Vietnam plans tax cut for small, medium firms to boost growth

Thanh Nien News

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Business representatives at a tax office in Hanoi. Photo: Ngoc Thang Business representatives at a tax office in Hanoi. Photo: Ngoc Thang

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Vietnam is considering reducing corporate and income taxes in the next five years to boost economic development, according to a new government resolution.
The resolution asked the Finance Ministry to study measures to reduce the tax burden on businesses, possibly starting with a corporate tax cut this year for small and medium-sized enterprises (SMEs).
Vietnam’s current corporate income tax rate is 25 percent. Coupled with other taxes and fees, the high rate has been criticized as unbearable to many SMEs.
SMEs account for 95 percent of all businesses operating in Vietnam and contribute to nearly 40 percent of the national gross domestic product.
Economists have criticized the government for providing inadequate assistance to this group and favoring large state-owned enterprises. They said SMEs can actually do much more for the economy with the right support and treatment.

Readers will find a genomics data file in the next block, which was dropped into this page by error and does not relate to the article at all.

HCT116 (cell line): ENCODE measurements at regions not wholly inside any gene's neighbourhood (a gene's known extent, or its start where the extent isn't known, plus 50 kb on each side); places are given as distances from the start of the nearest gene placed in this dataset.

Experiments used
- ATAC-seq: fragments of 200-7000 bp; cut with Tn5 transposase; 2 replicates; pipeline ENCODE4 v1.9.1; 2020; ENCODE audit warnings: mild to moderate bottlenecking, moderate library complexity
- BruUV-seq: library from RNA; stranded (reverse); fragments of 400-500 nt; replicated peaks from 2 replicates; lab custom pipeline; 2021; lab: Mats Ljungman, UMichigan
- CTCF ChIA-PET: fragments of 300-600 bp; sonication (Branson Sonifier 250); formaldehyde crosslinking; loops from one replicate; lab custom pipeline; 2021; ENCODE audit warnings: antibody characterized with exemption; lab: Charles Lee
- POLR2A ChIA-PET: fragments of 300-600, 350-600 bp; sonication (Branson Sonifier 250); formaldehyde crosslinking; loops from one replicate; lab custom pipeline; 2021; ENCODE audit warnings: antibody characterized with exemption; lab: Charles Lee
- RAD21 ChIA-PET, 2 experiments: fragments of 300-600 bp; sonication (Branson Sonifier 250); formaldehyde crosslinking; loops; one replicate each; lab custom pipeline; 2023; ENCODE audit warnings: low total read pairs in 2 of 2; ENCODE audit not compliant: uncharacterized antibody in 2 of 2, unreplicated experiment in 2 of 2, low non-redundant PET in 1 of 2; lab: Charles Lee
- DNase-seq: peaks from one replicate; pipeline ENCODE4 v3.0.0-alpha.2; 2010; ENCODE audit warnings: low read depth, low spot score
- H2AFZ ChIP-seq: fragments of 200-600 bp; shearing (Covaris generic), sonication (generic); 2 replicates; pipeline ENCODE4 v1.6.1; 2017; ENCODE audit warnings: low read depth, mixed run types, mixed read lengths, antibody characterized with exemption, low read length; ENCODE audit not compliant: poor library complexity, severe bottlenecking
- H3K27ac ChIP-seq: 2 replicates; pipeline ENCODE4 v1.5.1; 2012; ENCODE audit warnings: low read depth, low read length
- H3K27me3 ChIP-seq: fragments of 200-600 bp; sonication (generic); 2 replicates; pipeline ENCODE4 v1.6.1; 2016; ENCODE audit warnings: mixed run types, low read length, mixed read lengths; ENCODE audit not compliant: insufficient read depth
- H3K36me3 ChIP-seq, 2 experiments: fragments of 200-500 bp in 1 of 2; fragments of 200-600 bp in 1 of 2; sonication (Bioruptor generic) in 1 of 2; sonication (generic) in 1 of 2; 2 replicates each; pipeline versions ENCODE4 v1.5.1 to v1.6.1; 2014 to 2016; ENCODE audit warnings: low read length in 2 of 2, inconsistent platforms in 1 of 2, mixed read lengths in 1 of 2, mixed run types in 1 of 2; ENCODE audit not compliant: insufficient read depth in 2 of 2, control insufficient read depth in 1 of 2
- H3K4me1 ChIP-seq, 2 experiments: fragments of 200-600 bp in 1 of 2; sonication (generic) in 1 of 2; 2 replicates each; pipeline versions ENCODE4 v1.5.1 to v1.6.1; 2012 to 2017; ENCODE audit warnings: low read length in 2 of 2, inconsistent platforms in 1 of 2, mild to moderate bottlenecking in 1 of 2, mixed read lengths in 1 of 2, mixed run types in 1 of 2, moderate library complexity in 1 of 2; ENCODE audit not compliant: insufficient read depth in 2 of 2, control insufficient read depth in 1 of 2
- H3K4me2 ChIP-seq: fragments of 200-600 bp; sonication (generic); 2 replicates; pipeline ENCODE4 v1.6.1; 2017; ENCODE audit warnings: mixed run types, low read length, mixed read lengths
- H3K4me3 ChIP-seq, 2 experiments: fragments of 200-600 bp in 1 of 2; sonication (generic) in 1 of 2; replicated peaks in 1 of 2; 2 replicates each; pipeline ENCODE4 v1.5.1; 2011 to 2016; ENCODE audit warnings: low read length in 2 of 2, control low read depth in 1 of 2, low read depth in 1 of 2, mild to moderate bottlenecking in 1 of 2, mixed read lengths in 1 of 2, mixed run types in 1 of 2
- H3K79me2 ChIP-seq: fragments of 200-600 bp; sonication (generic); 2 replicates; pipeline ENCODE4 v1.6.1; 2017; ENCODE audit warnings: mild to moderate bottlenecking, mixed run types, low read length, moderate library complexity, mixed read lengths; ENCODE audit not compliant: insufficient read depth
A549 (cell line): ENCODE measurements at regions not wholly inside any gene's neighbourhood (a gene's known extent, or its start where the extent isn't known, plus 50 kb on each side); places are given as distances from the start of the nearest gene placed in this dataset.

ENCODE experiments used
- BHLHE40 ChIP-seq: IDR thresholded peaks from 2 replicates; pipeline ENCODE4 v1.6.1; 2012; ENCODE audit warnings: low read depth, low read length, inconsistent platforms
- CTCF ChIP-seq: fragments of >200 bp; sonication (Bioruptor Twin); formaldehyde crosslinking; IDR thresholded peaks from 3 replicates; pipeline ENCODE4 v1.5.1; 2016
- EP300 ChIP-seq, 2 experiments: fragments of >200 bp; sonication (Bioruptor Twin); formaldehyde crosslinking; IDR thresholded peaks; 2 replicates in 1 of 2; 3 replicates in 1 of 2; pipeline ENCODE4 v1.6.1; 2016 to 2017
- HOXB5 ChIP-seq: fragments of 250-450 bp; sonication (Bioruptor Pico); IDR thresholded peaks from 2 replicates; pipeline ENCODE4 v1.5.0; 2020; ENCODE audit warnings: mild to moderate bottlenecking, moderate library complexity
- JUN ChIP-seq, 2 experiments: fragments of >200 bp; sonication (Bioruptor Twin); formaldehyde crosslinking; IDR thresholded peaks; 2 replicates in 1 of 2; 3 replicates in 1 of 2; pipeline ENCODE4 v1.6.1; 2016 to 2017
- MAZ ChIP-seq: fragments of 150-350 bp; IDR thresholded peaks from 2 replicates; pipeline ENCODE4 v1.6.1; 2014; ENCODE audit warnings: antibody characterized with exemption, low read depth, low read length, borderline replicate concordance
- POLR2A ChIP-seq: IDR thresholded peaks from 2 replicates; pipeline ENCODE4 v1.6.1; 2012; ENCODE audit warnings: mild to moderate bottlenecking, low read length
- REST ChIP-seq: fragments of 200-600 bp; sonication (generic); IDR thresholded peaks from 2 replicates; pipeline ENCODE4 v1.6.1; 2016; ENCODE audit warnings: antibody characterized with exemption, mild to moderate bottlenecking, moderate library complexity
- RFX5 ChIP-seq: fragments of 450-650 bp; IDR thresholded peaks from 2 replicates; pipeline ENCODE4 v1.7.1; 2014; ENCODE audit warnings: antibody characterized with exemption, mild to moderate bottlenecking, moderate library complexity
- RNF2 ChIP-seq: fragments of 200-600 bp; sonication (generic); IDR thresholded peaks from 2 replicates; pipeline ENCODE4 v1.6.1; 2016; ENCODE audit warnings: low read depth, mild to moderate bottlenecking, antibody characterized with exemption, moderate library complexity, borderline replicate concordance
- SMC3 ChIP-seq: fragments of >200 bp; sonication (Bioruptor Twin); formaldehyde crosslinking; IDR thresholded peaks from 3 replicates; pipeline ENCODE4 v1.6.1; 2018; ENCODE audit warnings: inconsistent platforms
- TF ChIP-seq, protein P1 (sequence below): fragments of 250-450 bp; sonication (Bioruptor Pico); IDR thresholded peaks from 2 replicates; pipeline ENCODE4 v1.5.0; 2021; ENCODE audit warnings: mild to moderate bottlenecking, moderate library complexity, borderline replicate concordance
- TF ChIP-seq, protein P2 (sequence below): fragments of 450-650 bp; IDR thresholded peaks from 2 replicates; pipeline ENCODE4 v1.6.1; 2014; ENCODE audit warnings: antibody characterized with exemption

Small firms in agriculture and industry are those with capital of less than VND20 billion, and in the services sector, less than VND10 billion. Medium-sized businesses’ capital is less than VND100 billion.
The ministry is also asked to consider a 50 percent income tax cut for people working high-technology jobs, including those using high-tech applications in farming and seafood processing.
The resolution urges simplifications of tax, customs and other procedures as it aims to raise the contribution of the private sector to around half of the country’s GDP by 2020.
Vietnam's economy is expected to grow by more than 6.3 percent this year, one of the highest rates in the region. 

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